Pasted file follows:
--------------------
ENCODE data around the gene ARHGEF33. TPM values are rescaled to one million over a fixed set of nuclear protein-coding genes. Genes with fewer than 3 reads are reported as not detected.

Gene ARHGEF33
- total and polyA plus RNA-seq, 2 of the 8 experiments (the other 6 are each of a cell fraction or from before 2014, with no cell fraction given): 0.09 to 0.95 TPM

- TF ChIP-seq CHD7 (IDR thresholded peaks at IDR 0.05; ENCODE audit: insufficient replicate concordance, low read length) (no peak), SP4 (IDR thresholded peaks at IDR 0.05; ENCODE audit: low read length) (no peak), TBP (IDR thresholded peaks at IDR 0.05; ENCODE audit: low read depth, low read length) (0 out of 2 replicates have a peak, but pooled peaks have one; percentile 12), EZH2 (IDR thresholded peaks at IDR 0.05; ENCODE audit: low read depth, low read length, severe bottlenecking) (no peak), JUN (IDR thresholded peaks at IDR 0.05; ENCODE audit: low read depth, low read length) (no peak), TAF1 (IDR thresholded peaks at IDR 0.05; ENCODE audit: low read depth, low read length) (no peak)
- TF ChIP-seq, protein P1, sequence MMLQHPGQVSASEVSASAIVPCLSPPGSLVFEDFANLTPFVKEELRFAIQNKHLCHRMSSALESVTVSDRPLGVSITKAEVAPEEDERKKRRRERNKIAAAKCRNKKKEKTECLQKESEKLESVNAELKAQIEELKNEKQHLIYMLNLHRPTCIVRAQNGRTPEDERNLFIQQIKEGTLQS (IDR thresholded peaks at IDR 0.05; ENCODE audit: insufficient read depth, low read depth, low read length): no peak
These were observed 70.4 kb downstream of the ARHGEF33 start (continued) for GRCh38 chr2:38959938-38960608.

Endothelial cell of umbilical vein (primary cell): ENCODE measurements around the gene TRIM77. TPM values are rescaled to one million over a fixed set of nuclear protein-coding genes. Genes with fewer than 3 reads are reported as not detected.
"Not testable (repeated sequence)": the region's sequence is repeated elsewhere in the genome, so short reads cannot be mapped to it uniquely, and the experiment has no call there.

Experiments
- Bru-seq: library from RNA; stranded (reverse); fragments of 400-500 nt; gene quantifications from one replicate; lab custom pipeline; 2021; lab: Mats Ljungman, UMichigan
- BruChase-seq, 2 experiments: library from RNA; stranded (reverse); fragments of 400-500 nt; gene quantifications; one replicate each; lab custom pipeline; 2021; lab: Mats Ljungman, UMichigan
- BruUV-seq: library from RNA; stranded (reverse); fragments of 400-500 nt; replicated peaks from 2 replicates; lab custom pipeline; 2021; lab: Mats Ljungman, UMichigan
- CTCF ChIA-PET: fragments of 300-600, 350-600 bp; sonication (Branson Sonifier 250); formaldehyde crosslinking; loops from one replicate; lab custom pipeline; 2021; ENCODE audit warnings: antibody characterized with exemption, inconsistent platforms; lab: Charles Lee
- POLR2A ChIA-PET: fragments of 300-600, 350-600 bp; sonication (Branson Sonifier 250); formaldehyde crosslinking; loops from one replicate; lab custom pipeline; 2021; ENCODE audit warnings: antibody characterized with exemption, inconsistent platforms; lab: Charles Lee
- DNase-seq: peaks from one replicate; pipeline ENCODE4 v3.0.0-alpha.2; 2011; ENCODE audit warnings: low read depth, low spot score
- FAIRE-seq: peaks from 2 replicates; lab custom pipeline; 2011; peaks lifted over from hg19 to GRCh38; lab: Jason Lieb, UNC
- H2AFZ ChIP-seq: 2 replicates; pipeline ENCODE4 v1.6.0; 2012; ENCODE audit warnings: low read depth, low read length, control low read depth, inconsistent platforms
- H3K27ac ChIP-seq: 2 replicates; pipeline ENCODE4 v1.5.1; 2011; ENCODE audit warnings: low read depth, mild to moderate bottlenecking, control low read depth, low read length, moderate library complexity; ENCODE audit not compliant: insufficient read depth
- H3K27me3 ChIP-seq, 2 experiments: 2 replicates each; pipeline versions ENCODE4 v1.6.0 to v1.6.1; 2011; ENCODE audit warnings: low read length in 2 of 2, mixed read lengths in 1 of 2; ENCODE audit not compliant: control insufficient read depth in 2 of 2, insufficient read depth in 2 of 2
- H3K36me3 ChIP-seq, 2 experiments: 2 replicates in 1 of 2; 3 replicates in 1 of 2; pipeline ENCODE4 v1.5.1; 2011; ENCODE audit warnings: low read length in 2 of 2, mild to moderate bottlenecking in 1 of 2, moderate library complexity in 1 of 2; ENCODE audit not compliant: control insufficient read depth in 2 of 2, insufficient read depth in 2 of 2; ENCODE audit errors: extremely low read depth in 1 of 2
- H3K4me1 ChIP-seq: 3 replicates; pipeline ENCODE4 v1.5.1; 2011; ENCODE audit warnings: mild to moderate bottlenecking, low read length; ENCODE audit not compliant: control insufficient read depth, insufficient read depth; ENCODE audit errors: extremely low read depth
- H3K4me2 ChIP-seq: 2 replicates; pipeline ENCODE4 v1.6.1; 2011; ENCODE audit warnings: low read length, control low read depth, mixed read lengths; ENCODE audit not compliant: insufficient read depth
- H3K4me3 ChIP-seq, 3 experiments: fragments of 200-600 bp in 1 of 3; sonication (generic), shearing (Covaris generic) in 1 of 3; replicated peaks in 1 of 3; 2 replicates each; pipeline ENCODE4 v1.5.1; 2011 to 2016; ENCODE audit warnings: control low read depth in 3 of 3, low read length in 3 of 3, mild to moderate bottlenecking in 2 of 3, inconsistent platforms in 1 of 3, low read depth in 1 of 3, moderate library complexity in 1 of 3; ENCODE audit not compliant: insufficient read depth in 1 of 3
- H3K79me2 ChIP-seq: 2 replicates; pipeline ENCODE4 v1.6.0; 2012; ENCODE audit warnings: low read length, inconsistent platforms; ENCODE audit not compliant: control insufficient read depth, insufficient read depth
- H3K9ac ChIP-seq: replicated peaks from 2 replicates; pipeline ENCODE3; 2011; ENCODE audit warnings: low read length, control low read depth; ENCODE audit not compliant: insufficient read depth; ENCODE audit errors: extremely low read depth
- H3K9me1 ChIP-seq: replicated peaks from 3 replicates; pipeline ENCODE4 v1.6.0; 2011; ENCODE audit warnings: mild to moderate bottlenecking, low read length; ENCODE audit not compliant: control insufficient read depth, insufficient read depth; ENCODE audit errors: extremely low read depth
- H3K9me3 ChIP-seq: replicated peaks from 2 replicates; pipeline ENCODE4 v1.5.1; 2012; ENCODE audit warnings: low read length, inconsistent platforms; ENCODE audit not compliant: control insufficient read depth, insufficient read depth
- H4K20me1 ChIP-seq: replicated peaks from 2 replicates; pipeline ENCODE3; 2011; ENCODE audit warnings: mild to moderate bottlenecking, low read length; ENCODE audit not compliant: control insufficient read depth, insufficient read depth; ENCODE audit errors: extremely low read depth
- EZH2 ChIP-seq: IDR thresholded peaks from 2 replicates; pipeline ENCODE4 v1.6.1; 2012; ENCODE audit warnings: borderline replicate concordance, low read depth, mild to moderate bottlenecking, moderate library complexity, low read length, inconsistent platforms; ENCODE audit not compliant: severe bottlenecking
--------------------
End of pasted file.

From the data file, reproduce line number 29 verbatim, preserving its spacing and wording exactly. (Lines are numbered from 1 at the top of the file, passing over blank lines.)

- EZH2 ChIP-seq: IDR thresholded peaks from 2 replicates; pipeline ENCODE4 v1.6.1; 2012; ENCODE audit warnings: borderline replicate concordance, low read depth, mild to moderate bottlenecking, moderate library complexity, low read length, inconsistent platforms; ENCODE audit not compliant: severe bottlenecking